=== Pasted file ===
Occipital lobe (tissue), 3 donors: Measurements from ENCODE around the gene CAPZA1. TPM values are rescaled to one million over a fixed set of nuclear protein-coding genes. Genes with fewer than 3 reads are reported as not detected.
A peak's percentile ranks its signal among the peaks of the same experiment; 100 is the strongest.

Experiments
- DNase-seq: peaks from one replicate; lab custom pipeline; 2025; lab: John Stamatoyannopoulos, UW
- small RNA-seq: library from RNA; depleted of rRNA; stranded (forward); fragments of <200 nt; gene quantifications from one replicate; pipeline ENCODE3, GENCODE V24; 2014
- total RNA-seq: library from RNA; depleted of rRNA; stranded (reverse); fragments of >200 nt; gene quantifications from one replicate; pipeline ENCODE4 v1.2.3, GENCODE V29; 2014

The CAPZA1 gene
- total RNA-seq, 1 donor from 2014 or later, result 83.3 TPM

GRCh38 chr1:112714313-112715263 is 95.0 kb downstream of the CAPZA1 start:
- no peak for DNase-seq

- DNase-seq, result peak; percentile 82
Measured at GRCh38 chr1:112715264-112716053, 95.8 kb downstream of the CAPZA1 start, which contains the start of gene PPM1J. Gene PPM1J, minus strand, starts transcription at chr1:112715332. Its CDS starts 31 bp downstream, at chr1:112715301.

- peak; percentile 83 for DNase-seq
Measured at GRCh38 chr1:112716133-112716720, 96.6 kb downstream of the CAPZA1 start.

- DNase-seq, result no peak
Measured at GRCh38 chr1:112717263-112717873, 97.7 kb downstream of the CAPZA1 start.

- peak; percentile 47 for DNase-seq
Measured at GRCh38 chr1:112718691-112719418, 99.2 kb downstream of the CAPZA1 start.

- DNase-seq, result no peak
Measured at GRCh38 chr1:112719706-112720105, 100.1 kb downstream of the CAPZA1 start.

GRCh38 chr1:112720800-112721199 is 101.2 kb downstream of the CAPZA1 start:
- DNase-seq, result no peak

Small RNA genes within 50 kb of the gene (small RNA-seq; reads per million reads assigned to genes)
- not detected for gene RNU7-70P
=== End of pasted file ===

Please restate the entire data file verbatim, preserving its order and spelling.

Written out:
Occipital lobe (tissue), 3 donors: Measurements from ENCODE around the gene CAPZA1. TPM values are rescaled to one million over a fixed set of nuclear protein-coding genes. Genes with fewer than 3 reads are reported as not detected.
A peak's percentile ranks its signal among the peaks of the same experiment; 100 is the strongest.

Experiments
- DNase-seq: peaks from one replicate; lab custom pipeline; 2025; lab: John Stamatoyannopoulos, UW
- small RNA-seq: library from RNA; depleted of rRNA; stranded (forward); fragments of <200 nt; gene quantifications from one replicate; pipeline ENCODE3, GENCODE V24; 2014
- total RNA-seq: library from RNA; depleted of rRNA; stranded (reverse); fragments of >200 nt; gene quantifications from one replicate; pipeline ENCODE4 v1.2.3, GENCODE V29; 2014

The CAPZA1 gene
- total RNA-seq, 1 donor from 2014 or later, result 83.3 TPM

GRCh38 chr1:112714313-112715263 is 95.0 kb downstream of the CAPZA1 start:
- no peak for DNase-seq

- DNase-seq, result peak; percentile 82
Measured at GRCh38 chr1:112715264-112716053, 95.8 kb downstream of the CAPZA1 start, which contains the start of gene PPM1J. Gene PPM1J, minus strand, starts transcription at chr1:112715332. Its CDS starts 31 bp downstream, at chr1:112715301.

- peak; percentile 83 for DNase-seq
Measured at GRCh38 chr1:112716133-112716720, 96.6 kb downstream of the CAPZA1 start.

- DNase-seq, result no peak
Measured at GRCh38 chr1:112717263-112717873, 97.7 kb downstream of the CAPZA1 start.

- peak; percentile 47 for DNase-seq
Measured at GRCh38 chr1:112718691-112719418, 99.2 kb downstream of the CAPZA1 start.

- DNase-seq, result no peak
Measured at GRCh38 chr1:112719706-112720105, 100.1 kb downstream of the CAPZA1 start.

GRCh38 chr1:112720800-112721199 is 101.2 kb downstream of the CAPZA1 start:
- DNase-seq, result no peak

Small RNA genes within 50 kb of the gene (small RNA-seq; reads per million reads assigned to genes)
- not detected for gene RNU7-70P